Tennessee Titans Positional Analysis: FB


Since Drexel just took a look at the running back situation, let’s follow that up with a look at those guys’ backfield mates, the fullbacks.

Well, make that part of the time backfield mate.  Per the data collected by Football Outsiders and available in Football Outsiders Almanac 2009, the Titans had only a single back in the backfield 59% of the time, and almost all of the time that lone setback was either Chris Johnson or LenDale White.  That’s actually slightly more multi-back sets than the Titans had run the previous two years, but even still, the Titans’ fullback will be spending the majority of the offensive snaps sitting on the bench.

Well, sitting on the bench half the time and making hundreds of thousands of dollars a year sounds like a pretty good deal, even if you have to play special teams, as a Titans’ fullback does.  After all, it’s a heck of a lot better than Afghanistan, as Ahmard Hall could tell you.

Ahmard’s been the Titans’ fullback the past three seasons, since beating out Troy Fleming in a mild surprise in training camp of 2006, joining the team out of the University of Texas and previously the United States Marine Corps.  While he won’t ever be the starter on a fantasy football team (his 138 yards receiving and 21 yards rushing in 2008 tied his career highs, and his 2 TDs were the first he ever scored), he’s been a very reliable player for the Titans.  At 29, turning 30 in November, he’s old for his amount of NFL experience, but he’s signed through 2010 at very reasonable base salaries of $900,000 and $850,000, and there’s no reason he shouldn’t again put in a very reliable job as the Titans’ main fullback this fall.

The only other player officially listed at fullback on the roster is Casey Cramer, who rejoined the team before the playoff game against the Ravens after being cut at the end of training camp and spending the 2008 regular season with the Dolphins.  Despite being listed by ESPN as a running back, Cramer is strictly a blocker who played more H-back during his previous Titans tenure than as a straight fullback, and is more of a special teams player than that.  I doubt he has a very good chance of making the team, between Hall’s presence and the four TEs-his stiffest competition may actually come from somebody like LB Colin Allred in a special teams role.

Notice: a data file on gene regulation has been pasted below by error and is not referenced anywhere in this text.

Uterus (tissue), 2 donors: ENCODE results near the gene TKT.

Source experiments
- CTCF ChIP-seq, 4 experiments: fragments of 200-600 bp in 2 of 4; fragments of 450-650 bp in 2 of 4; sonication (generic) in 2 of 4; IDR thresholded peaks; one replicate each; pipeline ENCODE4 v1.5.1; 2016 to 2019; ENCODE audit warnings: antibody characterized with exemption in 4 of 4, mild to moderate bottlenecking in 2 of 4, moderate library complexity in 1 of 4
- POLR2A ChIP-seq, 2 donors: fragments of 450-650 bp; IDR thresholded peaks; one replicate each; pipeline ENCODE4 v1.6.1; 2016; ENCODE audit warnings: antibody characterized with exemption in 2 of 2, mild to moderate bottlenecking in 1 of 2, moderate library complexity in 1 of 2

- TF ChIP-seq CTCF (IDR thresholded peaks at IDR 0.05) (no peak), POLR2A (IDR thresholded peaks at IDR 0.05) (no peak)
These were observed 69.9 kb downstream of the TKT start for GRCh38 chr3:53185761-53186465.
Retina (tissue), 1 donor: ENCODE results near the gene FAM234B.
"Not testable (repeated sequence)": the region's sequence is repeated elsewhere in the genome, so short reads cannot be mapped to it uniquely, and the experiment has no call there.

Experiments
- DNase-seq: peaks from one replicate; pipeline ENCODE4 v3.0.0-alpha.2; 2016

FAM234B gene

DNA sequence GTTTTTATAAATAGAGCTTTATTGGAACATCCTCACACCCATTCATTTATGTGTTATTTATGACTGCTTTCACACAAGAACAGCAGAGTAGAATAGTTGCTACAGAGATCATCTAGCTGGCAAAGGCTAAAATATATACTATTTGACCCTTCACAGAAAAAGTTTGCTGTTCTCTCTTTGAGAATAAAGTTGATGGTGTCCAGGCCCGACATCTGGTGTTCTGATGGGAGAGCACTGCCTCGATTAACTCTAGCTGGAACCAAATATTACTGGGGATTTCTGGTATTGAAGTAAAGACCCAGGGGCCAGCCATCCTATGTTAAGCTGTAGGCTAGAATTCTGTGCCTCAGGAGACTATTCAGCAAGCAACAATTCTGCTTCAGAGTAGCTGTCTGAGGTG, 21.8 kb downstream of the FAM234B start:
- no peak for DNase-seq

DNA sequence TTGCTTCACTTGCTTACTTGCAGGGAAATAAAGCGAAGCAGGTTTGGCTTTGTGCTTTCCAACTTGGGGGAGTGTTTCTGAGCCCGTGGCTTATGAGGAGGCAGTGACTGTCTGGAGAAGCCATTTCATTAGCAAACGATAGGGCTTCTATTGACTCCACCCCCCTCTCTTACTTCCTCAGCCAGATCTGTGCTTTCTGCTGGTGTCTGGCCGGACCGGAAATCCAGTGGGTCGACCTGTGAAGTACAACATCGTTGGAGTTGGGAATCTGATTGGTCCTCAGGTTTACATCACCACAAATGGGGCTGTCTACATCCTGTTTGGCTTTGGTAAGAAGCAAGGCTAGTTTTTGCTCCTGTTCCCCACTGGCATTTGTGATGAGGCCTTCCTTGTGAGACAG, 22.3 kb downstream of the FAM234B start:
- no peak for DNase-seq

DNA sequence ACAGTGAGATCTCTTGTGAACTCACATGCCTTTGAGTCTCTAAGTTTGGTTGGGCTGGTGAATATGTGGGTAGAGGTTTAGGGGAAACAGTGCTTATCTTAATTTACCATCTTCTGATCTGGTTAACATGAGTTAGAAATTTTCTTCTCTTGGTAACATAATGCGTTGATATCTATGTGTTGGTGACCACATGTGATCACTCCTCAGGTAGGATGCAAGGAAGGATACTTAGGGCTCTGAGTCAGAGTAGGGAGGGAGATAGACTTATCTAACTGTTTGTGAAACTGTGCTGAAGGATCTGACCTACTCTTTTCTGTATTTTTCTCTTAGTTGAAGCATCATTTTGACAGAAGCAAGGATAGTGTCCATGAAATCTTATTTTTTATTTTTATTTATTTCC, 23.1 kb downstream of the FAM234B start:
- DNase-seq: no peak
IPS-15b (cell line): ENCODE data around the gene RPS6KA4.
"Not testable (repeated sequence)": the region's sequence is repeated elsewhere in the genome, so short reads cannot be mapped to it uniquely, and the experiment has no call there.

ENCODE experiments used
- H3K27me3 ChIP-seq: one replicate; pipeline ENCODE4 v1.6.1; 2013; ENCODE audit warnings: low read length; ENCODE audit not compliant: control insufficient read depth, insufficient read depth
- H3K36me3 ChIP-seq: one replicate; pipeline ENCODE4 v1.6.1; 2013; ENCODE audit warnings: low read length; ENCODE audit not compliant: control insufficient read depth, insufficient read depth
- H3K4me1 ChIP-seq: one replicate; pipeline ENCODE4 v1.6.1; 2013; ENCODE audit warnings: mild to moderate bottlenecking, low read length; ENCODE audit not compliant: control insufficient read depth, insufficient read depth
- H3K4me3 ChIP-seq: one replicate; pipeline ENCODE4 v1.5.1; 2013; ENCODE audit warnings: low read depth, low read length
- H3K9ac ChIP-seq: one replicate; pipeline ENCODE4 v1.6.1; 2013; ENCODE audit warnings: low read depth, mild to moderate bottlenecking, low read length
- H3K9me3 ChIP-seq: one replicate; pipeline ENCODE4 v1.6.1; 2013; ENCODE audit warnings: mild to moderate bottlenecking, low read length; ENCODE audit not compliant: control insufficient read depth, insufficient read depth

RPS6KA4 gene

While he’s not listed on the position on the depth chart on the official site, and Drexel discussed him in his running backs post, Quinton Ganther is the other player who deserves mention here, as he’s seen action at fullback where Hall has been shaken up and in garbage time.  Ganther’s versatility at RB, FB, and special teams remains his best and perhaps only shot at making the roster.

Really, it’s tough for me to see much overhaul at this position.  Hall hasn’t shown any signs he doesn’t deserve to return, and I don’t think Cramer or Ganther is anywhere close to surpassing him as a fullback.  I doubt Cramer’s around come opening night in Pittsburgh, and Ganther’s pretty iffy as well.

What say you?  Any reason this isn’t as predictable as I think it is?


3 Responses to “Tennessee Titans Positional Analysis: FB”

  1. Dave Says:

    Ahmard Hall has a 106% chance of making the team and being the “starting” fullback. I’d put this in the “lock” category.

  2. cld12pk2go Says:

    I would say Hall is a lock. Dude is just a beast.

  3. Tom Gower Says:

    Yeah, I agree, Hall’s a complete lock this year. Neither Ganther nor Cramer has any shot of beating him out. I expect competition for his job in next year’s camp, though.

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